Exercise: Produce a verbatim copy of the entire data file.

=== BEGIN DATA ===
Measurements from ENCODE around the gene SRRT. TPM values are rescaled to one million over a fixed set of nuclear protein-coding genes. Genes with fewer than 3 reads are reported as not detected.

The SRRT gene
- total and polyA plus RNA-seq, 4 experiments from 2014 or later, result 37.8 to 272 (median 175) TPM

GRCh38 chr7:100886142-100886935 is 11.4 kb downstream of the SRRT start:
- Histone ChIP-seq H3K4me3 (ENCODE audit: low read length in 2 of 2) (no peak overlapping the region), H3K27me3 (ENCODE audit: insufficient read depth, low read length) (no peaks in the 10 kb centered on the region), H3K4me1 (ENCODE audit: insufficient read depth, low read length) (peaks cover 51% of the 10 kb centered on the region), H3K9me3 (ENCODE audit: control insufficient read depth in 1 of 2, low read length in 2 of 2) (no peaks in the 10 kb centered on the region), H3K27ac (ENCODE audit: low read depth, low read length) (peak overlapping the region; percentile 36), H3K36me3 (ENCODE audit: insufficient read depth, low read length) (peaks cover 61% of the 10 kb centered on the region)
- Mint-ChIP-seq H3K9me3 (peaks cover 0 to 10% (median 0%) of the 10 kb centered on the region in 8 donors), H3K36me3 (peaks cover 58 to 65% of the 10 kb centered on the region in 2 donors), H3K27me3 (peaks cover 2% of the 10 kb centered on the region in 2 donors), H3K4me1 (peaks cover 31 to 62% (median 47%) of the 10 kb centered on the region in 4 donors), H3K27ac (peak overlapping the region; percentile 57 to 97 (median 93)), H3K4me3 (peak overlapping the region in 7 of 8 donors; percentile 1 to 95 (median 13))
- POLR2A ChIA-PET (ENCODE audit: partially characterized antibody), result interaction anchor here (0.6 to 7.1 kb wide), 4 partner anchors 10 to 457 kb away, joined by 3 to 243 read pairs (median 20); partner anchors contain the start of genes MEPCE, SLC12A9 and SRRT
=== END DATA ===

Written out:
Measurements from ENCODE around the gene SRRT. TPM values are rescaled to one million over a fixed set of nuclear protein-coding genes. Genes with fewer than 3 reads are reported as not detected.

The SRRT gene
- total and polyA plus RNA-seq, 4 experiments from 2014 or later, result 37.8 to 272 (median 175) TPM

GRCh38 chr7:100886142-100886935 is 11.4 kb downstream of the SRRT start:
- Histone ChIP-seq H3K4me3 (ENCODE audit: low read length in 2 of 2) (no peak overlapping the region), H3K27me3 (ENCODE audit: insufficient read depth, low read length) (no peaks in the 10 kb centered on the region), H3K4me1 (ENCODE audit: insufficient read depth, low read length) (peaks cover 51% of the 10 kb centered on the region), H3K9me3 (ENCODE audit: control insufficient read depth in 1 of 2, low read length in 2 of 2) (no peaks in the 10 kb centered on the region), H3K27ac (ENCODE audit: low read depth, low read length) (peak overlapping the region; percentile 36), H3K36me3 (ENCODE audit: insufficient read depth, low read length) (peaks cover 61% of the 10 kb centered on the region)
- Mint-ChIP-seq H3K9me3 (peaks cover 0 to 10% (median 0%) of the 10 kb centered on the region in 8 donors), H3K36me3 (peaks cover 58 to 65% of the 10 kb centered on the region in 2 donors), H3K27me3 (peaks cover 2% of the 10 kb centered on the region in 2 donors), H3K4me1 (peaks cover 31 to 62% (median 47%) of the 10 kb centered on the region in 4 donors), H3K27ac (peak overlapping the region; percentile 57 to 97 (median 93)), H3K4me3 (peak overlapping the region in 7 of 8 donors; percentile 1 to 95 (median 13))
- POLR2A ChIA-PET (ENCODE audit: partially characterized antibody), result interaction anchor here (0.6 to 7.1 kb wide), 4 partner anchors 10 to 457 kb away, joined by 3 to 243 read pairs (median 20); partner anchors contain the start of genes MEPCE, SLC12A9 and SRRT